\begin{aligned} {\mathscr {B}}(\alpha , \beta ) \preccurlyeq \Vert \beta \Vert \big ((XM)^{1/2} + X^{1/4} M^{3/2} + X^{3/8} M^{5/4}\big ). \end{aligned}
(4.2)

To deduce the result for general sequences, we write

\begin{aligned} {\mathscr {B}}(\alpha , \beta )= \underset{\Delta \mid \sigma l^2mn + f}{\sum \sum }\ \mu ^2(m)\alpha _{ml^2}\beta _n\lambda \Big (\frac{\sigma ml^2n+f}{\Delta }\Big ). \end{aligned}

We choose a parameter $$L > 1$$. By Hölder’s inequality, we see that the contribution from $$l\ge L$$ gives

\begin{aligned}&\ll \Big (\sum _{L\le l\ll M^{1/2}}\sum _{m\ll M/l^2}\sum _{n\asymp X}|\alpha _{ml^2}\beta _n|^{4/3}\Big )^{3/4} \\ {}&\quad \quad \quad \quad \times \Big (\sum _{L\le l\ll M^{1/2}} \sum _{m\ll M/l^2}\sum _{n\asymp X}|\lambda \Big (\frac{\sigma ml^2n+f}{\Delta }\Big )|^4\Big )^{1/4}\\ {}&\preccurlyeq \Big (\sum _{L\le l\ll M^{1/2}}\sum _{m\ll M/l^2} 1\Big )^{3/4} \Big (\sum _{n}|\beta _n|^2\Big )^{1/2}\Big (\sum _{n \asymp X}1\Big )^{1/4} (MX)^{1/4} \\ {}&\ll \Vert \beta \Vert \frac{MX^{1/2}}{L^{3/4}} \end{aligned}

using the well-known bound for the fourth moment of Hecke eigenvalues

\begin{aligned} \sum _{n \le Y} |\lambda (n)|^4 \le Y^{1+\varepsilon } \sum _{n \le Y} \frac{|\lambda (n)|^4 }{n^{1+\varepsilon }} \preccurlyeq Y. \end{aligned}
(4.3)

(The Dirichlet series $$\sum _n \lambda _\phi (n)^4 n^{-s}$$ equals $$L(s, \text {sym}^2 \phi \,{\times }\, \text {sym}^2 \phi ) L(s, \text {sym}^2\phi )^2 \zeta (s)$$ up to an Euler product that is absolutely convergent in $$\Re s > 1/2 + 2\theta$$ where $$\theta \le 7/64$$ is an admissible exponent for the Ramanujan-Petersson conjecture. Hence if $$C_\phi$$ denotes the conductor of $$\phi$$, then we conclude from standard bounds for L-functions at $$s=1$$ [XLi] the second bound in the above previous display.)

On the other hand, for $$l\le L$$ we combine n and $$l^2$$ to one variable and apply (4.2) with $${\tilde{\beta }}^{(l)}_n=\beta _{n/l^2}\mathbb {1}_{l^2\mid n}$$ to obtain

\begin{aligned}&\sum _{l\le L}\sum _{m\asymp M/l^2}\sum _{n\asymp Xl^2}\mu ^2(m)\alpha _{ml^2}{\tilde{\beta }}_{n}^{(l)}\lambda \Big (\frac{\sigma mn+f}{\Delta }\Big )\\&\preccurlyeq \sum _{l\le L} \Vert {\tilde{\beta }}^{(l)}\Vert \Big ((MX)^{1/2}+ (Xl^2)^{3/4} (M/l^2)^{3/2}+ (M/l^2)^{5/4} (Xl^2)^{3/8}\Big ) \\&\ll \Vert \beta \Vert \big ( L (MX)^{1/2} +X^{3/4} M^{3/2} +M^{5/4}X^{3/8}\big ). \end{aligned}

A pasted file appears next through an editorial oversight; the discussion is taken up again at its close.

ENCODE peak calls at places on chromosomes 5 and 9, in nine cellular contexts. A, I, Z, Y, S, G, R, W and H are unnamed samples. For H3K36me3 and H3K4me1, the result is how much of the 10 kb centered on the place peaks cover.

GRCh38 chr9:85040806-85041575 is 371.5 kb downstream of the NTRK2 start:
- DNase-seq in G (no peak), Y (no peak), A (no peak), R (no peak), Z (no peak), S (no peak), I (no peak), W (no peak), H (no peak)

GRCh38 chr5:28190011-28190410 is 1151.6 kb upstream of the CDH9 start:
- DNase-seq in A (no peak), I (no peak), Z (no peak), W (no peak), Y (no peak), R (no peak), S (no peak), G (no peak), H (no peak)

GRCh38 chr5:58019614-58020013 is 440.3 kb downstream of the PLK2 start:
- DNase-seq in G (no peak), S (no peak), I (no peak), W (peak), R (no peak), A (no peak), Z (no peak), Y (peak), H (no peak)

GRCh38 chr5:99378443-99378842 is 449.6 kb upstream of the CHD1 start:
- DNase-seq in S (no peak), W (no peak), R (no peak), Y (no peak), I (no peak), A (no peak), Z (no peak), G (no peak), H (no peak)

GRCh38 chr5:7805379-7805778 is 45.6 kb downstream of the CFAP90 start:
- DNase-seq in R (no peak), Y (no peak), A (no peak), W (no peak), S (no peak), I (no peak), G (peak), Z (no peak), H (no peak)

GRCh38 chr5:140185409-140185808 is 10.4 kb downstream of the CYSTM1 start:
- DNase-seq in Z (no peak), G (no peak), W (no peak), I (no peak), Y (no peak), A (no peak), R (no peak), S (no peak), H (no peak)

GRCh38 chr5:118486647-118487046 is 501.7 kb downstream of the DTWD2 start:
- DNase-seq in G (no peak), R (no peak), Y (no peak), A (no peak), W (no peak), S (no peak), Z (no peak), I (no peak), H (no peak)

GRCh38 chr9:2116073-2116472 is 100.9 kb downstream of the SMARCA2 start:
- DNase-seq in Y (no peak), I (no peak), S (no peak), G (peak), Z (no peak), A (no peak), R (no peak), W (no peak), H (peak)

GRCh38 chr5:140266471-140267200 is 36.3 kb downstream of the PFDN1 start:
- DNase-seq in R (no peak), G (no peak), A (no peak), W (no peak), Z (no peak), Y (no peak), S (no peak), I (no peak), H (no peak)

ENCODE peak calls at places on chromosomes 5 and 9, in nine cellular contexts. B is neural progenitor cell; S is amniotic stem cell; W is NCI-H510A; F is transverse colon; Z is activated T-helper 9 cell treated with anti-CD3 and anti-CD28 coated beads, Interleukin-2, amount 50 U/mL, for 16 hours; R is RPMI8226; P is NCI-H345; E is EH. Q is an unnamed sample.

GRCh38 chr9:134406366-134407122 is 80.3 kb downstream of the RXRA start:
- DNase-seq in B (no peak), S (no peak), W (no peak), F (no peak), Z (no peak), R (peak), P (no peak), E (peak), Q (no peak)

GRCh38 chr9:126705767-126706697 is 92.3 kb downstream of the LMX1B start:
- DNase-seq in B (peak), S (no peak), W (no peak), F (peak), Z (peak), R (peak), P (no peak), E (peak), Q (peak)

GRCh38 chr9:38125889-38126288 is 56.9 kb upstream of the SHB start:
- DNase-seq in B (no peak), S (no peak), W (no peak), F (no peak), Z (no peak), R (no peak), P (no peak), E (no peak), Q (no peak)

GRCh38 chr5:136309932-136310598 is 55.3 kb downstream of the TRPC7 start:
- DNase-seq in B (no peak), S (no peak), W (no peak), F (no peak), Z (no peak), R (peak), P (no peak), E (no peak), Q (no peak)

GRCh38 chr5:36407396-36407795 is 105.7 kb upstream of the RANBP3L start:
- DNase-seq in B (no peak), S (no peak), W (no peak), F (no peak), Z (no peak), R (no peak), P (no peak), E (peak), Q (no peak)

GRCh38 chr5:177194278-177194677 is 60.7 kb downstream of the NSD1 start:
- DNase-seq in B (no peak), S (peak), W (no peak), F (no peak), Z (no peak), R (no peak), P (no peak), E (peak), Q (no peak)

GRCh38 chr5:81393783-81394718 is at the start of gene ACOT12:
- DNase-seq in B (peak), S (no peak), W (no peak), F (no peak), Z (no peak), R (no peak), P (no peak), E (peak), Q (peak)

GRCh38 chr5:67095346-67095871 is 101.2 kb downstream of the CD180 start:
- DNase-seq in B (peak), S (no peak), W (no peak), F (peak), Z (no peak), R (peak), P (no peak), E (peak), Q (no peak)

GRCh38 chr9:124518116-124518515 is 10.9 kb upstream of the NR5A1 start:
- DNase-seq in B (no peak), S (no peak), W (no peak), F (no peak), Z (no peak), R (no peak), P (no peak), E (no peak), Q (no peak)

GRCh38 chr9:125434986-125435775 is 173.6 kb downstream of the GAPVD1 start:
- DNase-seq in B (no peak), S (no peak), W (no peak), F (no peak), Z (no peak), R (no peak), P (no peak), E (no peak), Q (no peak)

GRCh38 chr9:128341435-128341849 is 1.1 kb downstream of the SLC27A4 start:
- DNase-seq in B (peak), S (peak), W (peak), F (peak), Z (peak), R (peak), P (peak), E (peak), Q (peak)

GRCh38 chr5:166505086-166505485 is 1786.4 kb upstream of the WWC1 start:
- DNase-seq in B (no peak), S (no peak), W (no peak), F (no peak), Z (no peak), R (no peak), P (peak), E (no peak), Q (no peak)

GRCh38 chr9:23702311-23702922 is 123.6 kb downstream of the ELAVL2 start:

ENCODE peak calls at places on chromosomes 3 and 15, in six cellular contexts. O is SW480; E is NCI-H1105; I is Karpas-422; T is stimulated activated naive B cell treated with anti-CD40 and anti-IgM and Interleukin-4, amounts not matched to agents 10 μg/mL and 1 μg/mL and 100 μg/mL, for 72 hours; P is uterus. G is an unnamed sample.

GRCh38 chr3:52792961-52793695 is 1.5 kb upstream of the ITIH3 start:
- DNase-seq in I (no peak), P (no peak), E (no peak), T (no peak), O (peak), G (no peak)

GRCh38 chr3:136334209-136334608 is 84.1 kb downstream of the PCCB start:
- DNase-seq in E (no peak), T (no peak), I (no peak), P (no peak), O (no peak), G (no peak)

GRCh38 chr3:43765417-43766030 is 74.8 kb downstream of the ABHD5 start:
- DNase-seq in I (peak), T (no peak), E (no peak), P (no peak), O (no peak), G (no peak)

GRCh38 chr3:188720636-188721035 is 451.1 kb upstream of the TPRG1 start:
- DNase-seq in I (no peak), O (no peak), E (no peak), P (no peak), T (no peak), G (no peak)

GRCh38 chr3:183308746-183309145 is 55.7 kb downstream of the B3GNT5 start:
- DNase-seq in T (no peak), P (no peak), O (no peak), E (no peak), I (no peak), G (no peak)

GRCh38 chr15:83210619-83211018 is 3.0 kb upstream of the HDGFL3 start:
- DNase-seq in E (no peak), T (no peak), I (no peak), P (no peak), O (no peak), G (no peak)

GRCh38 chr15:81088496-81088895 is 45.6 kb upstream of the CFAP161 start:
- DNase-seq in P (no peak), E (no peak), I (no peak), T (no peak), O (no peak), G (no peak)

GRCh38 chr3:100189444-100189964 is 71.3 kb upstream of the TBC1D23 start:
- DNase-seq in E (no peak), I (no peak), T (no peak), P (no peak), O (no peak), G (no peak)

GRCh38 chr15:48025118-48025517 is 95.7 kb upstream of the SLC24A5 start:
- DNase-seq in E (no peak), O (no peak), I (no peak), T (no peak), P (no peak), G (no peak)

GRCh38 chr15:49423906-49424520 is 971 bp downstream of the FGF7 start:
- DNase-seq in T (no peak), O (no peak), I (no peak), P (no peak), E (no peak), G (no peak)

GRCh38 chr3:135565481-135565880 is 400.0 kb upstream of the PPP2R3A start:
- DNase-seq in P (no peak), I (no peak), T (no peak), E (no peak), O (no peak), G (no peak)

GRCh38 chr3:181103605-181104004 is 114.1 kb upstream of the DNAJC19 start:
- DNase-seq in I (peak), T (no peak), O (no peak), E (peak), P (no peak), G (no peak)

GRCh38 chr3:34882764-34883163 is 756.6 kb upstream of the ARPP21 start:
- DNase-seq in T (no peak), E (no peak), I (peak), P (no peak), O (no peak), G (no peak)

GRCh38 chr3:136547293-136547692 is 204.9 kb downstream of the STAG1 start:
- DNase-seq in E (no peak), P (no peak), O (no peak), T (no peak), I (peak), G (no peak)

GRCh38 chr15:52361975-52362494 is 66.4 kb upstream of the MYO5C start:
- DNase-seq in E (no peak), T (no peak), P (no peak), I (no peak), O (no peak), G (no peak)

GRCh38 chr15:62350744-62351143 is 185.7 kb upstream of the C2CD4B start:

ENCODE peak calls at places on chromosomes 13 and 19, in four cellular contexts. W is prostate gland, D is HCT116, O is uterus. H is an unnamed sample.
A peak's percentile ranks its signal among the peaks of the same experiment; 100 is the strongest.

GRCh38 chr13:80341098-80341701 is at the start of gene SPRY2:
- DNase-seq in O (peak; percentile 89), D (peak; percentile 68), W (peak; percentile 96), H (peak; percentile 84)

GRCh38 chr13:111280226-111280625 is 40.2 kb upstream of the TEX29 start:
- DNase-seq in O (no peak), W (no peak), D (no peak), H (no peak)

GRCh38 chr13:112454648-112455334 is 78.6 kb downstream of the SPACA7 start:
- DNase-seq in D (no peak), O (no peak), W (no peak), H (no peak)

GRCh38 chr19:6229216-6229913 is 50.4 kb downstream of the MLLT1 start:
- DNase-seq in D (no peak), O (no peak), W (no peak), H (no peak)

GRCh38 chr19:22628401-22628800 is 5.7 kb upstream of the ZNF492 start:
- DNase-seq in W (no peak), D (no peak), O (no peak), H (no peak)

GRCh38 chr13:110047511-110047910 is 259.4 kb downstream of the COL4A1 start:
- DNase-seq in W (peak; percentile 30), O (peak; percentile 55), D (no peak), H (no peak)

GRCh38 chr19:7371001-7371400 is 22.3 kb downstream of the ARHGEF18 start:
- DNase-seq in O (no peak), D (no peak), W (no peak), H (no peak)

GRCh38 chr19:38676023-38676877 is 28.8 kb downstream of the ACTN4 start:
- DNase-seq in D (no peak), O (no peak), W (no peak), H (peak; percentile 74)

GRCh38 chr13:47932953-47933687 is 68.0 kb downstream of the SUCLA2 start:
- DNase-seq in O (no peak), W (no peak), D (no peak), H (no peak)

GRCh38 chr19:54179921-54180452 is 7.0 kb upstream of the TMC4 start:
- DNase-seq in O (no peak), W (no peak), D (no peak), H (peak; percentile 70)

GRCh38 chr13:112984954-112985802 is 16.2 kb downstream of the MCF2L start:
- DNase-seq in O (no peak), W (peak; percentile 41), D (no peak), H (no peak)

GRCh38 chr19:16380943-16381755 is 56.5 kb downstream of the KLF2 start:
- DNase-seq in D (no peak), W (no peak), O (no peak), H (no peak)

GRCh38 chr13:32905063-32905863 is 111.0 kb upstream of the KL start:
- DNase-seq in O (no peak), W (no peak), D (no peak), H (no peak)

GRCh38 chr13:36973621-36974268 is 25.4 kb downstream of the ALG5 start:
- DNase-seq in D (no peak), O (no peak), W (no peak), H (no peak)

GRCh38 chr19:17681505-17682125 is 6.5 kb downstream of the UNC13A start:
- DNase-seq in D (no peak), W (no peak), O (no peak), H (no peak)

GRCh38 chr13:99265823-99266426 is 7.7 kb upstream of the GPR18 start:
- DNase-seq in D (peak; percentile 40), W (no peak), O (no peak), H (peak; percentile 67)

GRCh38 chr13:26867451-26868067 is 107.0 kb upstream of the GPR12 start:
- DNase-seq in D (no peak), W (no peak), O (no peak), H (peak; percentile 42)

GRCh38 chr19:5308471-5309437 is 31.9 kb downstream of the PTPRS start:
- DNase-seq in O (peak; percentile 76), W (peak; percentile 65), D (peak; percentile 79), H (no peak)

With $$L = M^{2/7}$$, we obtain

\begin{aligned} {\mathscr {B}}(\alpha , \beta ) \preccurlyeq \Vert \beta \Vert (X^{1/2} M^{11/14} +X^{1/4} M^{3/2} +M^{5/4}X^{3/8}). \end{aligned}

Here we can drop the middle term, because if it dominates the last term, then $$M > X^{1/2}$$ in which case the claim is trivially true. This completes the proof.

### 4.2 Proof of Proposition 3.2.

This result has a precursor in [ABL, Theorem 2.5], but it turns out that here the extra congruence conditions modulo q and $$\Delta$$ are somewhat subtle and not completely straightforward to implement due to well-known difficulties in the Voronoi summation formula for general moduli. We therefore modify the proof, the biggest difference being that we replace the delta-symbol method ([ABL, Lemma 7.3]) of Duke-Friedlander-Iwaniec with Jutila’s circle method.Footnote 1

Let us denote by $${\mathscr {S}}$$ the klm-sum that we want to bound and recall that P is the product of the “unimportant” parameters (keeping in mind that the definition of P differs slightly from the previous proof). Assume without loss of generality $$X_1 \ge X_2 \ge X_3$$.

By Voronoi summation (cf. [ABL, Corollary 7.7]) it is easy to see that

\begin{aligned} {\mathscr {S}} \preccurlyeq (X/X_1)^{3/2}. \end{aligned}
(4.4)

We can also write

\begin{aligned} {\mathscr {S}}=\sum _{\begin{array}{c} k,l,m\\ rklm\equiv d\, (\text {mod } q) \end{array}}\sum _{n}G(k,l,m)g(n)\lambda (n)\int _0^1 e\big (\alpha ( rklm+f-\Delta n)\big ) d\alpha . \end{aligned}

where the redundant function g(n) has support on $$\frac{1}{2}\Xi /\Delta \le n\le 3\Xi /\Delta$$ and satisfies $$g(n)=1$$ for $$\Xi /\Delta \le n\le 2\Xi /\Delta$$ and $$g^{(\nu )}(n)\ll (\Xi /\Delta )^{-\nu }$$ for all $$\nu \in {\mathbb {N}}_0$$. We now employ Jutila’s circle method as in the corollary to [Ju, Lemma 1], i.e. we insert the constant function into the $$\alpha$$-integral and approximate it by a step function of small rational intervals. This device will simplify the argument especially with respect to the extra congruence condition on q. Let $$C\gg X^{1/2}$$ be a large parameter and $${\mathcal {C}}\subset [C, 2C]$$ be the set of moduli which are coprime to $$\Delta Nq$$. Define